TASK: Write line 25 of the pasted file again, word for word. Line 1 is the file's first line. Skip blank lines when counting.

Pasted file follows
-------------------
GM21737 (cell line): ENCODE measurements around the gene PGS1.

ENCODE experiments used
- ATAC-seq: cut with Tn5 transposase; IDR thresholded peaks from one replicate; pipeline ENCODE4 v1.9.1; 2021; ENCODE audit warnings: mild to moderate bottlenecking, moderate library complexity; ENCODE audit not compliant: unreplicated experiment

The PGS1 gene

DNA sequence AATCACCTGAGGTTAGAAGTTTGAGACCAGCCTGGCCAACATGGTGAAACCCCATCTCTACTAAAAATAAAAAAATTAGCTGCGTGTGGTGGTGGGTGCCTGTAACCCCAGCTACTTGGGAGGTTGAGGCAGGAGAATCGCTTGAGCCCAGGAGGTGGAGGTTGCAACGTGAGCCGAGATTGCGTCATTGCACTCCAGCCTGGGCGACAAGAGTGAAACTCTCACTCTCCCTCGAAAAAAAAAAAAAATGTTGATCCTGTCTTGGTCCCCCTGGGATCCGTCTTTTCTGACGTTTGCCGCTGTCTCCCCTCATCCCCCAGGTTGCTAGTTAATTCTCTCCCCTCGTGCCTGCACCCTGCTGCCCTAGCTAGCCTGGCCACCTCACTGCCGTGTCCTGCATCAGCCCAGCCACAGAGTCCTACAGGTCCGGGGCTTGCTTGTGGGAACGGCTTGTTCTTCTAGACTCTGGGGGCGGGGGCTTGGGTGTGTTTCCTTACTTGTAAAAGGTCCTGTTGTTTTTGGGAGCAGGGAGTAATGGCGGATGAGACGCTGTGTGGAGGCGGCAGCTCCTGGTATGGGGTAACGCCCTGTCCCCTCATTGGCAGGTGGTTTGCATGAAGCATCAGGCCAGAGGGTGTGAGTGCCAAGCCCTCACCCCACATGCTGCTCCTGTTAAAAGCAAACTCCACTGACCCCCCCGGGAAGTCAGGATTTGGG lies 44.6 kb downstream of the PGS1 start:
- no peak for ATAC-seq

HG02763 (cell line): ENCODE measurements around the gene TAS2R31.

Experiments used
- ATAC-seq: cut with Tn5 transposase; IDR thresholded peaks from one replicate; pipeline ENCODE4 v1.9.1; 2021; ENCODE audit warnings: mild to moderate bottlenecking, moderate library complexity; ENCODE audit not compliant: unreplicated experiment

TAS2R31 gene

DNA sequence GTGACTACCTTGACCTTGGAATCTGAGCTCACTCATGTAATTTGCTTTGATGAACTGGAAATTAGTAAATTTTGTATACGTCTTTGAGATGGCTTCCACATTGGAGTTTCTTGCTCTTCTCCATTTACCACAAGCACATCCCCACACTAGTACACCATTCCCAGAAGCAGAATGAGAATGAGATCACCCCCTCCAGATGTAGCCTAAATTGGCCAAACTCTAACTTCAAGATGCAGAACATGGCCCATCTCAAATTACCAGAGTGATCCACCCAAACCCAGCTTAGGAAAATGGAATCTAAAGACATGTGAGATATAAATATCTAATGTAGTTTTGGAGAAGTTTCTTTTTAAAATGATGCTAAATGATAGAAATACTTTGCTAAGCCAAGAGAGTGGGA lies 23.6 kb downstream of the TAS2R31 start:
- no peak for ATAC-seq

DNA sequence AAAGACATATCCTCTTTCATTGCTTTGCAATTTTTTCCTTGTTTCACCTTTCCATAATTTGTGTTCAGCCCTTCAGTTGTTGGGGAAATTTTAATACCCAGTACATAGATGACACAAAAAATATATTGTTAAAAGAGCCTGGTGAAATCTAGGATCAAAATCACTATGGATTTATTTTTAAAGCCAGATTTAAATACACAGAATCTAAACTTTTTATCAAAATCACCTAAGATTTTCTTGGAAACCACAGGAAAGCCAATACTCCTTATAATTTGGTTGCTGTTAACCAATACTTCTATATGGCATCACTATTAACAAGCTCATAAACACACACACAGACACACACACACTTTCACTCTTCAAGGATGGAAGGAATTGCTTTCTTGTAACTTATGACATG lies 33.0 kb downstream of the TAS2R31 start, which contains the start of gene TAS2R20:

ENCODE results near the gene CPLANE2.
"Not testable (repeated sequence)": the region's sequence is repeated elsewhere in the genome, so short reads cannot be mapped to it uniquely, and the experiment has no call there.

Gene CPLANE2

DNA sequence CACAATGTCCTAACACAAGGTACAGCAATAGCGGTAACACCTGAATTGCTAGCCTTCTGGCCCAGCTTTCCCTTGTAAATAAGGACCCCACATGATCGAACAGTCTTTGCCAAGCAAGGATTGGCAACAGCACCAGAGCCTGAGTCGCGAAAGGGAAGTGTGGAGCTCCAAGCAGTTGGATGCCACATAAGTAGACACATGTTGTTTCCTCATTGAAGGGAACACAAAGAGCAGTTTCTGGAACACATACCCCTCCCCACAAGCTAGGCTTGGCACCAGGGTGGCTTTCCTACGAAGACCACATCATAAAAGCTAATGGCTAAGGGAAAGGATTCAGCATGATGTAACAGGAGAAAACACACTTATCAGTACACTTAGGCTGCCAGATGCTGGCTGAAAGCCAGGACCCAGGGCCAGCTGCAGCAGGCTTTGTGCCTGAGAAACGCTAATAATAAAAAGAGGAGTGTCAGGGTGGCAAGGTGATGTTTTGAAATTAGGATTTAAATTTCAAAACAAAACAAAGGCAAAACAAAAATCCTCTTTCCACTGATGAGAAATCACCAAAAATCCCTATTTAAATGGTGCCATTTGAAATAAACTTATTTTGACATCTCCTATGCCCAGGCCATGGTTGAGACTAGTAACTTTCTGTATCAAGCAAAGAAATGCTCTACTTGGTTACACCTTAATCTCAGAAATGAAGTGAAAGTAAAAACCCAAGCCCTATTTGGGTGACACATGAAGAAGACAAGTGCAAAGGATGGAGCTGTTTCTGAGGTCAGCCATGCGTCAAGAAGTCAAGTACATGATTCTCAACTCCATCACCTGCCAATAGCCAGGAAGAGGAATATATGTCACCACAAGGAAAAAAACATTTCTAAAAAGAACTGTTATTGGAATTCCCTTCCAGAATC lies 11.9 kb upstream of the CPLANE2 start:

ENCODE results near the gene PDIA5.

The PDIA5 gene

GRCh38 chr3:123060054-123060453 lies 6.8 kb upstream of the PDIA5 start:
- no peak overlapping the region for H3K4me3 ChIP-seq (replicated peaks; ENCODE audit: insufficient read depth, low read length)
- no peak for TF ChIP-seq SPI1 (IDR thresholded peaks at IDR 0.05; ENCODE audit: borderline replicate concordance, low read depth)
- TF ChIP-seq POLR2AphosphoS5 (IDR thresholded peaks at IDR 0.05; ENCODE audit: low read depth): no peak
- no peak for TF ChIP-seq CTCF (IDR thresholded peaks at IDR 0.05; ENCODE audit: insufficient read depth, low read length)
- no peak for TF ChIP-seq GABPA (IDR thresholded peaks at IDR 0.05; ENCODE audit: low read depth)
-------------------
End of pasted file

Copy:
- no peak for TF ChIP-seq GABPA (IDR thresholded peaks at IDR 0.05; ENCODE audit: low read depth)